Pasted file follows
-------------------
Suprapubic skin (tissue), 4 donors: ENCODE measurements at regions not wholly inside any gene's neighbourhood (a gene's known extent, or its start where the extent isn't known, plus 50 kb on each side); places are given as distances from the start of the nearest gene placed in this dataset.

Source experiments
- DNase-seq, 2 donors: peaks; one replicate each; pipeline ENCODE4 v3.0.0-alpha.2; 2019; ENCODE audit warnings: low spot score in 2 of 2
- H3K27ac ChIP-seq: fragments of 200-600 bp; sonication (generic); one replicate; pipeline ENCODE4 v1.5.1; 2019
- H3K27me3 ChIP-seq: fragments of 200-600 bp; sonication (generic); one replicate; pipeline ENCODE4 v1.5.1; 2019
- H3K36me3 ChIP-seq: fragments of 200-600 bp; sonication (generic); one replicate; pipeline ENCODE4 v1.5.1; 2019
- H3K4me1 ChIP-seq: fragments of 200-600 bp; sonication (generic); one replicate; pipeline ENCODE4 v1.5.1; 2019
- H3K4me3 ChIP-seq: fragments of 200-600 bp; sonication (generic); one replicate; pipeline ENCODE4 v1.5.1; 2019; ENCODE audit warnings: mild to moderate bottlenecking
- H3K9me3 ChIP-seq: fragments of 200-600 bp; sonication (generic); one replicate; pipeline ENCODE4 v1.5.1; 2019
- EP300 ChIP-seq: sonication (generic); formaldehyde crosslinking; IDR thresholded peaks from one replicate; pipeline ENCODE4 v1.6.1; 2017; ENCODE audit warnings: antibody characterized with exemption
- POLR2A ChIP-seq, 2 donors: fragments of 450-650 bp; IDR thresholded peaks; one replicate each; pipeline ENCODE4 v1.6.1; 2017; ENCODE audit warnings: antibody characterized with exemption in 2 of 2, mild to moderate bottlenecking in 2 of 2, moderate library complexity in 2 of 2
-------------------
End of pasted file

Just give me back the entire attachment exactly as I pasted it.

Suprapubic skin (tissue), 4 donors: ENCODE measurements at regions not wholly inside any gene's neighbourhood (a gene's known extent, or its start where the extent isn't known, plus 50 kb on each side); places are given as distances from the start of the nearest gene placed in this dataset.

Source experiments
- DNase-seq, 2 donors: peaks; one replicate each; pipeline ENCODE4 v3.0.0-alpha.2; 2019; ENCODE audit warnings: low spot score in 2 of 2
- H3K27ac ChIP-seq: fragments of 200-600 bp; sonication (generic); one replicate; pipeline ENCODE4 v1.5.1; 2019
- H3K27me3 ChIP-seq: fragments of 200-600 bp; sonication (generic); one replicate; pipeline ENCODE4 v1.5.1; 2019
- H3K36me3 ChIP-seq: fragments of 200-600 bp; sonication (generic); one replicate; pipeline ENCODE4 v1.5.1; 2019
- H3K4me1 ChIP-seq: fragments of 200-600 bp; sonication (generic); one replicate; pipeline ENCODE4 v1.5.1; 2019
- H3K4me3 ChIP-seq: fragments of 200-600 bp; sonication (generic); one replicate; pipeline ENCODE4 v1.5.1; 2019; ENCODE audit warnings: mild to moderate bottlenecking
- H3K9me3 ChIP-seq: fragments of 200-600 bp; sonication (generic); one replicate; pipeline ENCODE4 v1.5.1; 2019
- EP300 ChIP-seq: sonication (generic); formaldehyde crosslinking; IDR thresholded peaks from one replicate; pipeline ENCODE4 v1.6.1; 2017; ENCODE audit warnings: antibody characterized with exemption
- POLR2A ChIP-seq, 2 donors: fragments of 450-650 bp; IDR thresholded peaks; one replicate each; pipeline ENCODE4 v1.6.1; 2017; ENCODE audit warnings: antibody characterized with exemption in 2 of 2, mild to moderate bottlenecking in 2 of 2, moderate library complexity in 2 of 2